We study the problem of multi-robot target assignment to minimize the total distance traveled by the robots until they all reach an equal number of static targets. In the first half of the paper, we present a necessary and sufficient condition under which true distance optimality can be achieved for robots with limited communication and target-sensing ranges. Moreover, we provide an explicit, non-asymptotic formula for computing the number of robots needed to achieve distance optimality in terms of the robots' communication and target-sensing ranges with arbitrary guaranteed probabilities. The same bounds are also shown to be asymptotically tight. In the second half of the paper, we present suboptimal strategies for use when the number of robots cannot be chosen freely. Assuming first that all targets are known to all robots, we employ a hierarchical communication model in which robots communicate only with other robots in the same partitioned region. This hierarchical communication model leads to constant approximations of true distance-optimal solutions under mild assumptions. We then revisit the limited communication and sensing models. By combining simple rendezvous-based strategies with a hierarchical communication model, we obtain decentralized hierarchical strategies that achieve constant approximation ratios with respect to true distance optimality. Results of simulation show that the approximation ratio is as low as 1.4.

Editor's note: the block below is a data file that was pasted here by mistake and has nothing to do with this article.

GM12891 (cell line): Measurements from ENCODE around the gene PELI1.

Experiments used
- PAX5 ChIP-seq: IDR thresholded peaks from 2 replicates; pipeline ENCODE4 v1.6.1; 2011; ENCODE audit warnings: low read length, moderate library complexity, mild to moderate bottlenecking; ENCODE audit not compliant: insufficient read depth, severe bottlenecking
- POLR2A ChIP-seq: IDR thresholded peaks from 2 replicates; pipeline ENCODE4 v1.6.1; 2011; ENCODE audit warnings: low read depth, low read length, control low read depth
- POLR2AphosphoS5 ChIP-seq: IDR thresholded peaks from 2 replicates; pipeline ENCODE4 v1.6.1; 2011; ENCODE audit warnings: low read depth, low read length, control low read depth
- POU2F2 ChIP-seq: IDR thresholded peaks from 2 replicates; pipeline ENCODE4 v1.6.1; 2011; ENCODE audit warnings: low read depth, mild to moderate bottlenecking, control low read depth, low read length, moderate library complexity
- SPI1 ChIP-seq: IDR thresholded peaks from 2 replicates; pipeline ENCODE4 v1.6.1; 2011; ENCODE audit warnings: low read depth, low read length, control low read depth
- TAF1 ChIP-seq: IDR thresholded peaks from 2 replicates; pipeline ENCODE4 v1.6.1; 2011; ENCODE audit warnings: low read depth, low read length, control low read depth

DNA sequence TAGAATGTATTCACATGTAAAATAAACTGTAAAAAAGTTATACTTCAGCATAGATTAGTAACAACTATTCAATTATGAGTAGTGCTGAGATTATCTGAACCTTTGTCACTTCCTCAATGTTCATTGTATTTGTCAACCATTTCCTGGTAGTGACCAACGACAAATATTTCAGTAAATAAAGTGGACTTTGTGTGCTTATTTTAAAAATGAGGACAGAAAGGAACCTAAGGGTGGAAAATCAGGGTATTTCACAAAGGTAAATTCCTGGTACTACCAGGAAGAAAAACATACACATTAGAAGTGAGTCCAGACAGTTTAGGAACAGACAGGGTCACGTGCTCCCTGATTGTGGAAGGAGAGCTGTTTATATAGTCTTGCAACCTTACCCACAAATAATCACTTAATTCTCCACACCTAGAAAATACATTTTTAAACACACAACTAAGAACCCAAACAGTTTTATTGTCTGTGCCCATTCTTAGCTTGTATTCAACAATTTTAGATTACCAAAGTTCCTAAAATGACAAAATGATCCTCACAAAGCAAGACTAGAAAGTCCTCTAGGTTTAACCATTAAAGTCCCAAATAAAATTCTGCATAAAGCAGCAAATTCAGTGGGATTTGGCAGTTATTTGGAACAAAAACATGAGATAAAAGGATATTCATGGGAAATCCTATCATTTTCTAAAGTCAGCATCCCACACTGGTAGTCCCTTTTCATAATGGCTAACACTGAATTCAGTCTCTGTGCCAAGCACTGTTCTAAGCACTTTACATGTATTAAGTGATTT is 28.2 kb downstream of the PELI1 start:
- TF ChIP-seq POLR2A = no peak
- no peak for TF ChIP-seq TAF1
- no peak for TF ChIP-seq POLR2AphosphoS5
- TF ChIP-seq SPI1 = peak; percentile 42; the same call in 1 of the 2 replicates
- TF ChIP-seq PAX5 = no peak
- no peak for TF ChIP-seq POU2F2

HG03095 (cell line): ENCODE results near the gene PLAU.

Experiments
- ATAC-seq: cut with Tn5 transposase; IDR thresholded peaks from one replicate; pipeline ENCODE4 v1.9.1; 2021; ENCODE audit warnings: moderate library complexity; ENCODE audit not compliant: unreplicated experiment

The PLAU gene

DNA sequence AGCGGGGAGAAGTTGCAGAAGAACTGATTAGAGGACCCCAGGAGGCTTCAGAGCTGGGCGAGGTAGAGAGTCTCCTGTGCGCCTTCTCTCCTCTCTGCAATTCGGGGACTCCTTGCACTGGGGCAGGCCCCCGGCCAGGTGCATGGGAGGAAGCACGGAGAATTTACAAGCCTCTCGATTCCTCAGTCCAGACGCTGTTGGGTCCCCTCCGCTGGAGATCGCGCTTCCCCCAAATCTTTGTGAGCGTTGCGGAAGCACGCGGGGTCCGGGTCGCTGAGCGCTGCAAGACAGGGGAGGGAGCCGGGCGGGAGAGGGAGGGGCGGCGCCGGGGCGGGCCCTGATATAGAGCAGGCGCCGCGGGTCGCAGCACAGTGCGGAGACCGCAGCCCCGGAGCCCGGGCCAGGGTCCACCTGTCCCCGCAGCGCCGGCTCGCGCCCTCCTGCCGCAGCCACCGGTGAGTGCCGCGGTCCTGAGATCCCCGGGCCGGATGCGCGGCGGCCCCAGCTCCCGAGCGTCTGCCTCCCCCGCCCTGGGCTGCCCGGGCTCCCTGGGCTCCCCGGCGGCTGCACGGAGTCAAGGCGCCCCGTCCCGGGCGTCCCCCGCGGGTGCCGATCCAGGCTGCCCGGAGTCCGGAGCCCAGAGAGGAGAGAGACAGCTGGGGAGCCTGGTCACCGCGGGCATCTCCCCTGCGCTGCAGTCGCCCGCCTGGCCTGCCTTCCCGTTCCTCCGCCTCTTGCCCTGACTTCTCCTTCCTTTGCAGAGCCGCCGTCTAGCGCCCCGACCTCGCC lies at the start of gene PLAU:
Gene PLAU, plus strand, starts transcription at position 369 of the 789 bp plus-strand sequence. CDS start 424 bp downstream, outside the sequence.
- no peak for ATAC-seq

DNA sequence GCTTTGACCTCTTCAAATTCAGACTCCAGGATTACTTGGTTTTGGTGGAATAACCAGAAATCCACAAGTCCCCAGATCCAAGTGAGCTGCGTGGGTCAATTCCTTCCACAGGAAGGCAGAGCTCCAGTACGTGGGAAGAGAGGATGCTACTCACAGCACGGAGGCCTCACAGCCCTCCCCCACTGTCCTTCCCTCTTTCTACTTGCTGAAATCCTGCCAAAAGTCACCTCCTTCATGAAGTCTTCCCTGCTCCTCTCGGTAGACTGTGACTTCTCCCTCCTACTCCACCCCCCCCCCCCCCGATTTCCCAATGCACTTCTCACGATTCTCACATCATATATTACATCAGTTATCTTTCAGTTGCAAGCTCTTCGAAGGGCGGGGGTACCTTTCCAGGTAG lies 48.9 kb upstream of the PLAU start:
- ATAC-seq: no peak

- Networked robots
ASJC Scopus subject areas
- Control and Systems Engineering
- Computer Science Applications
- Electrical and Electronic Engineering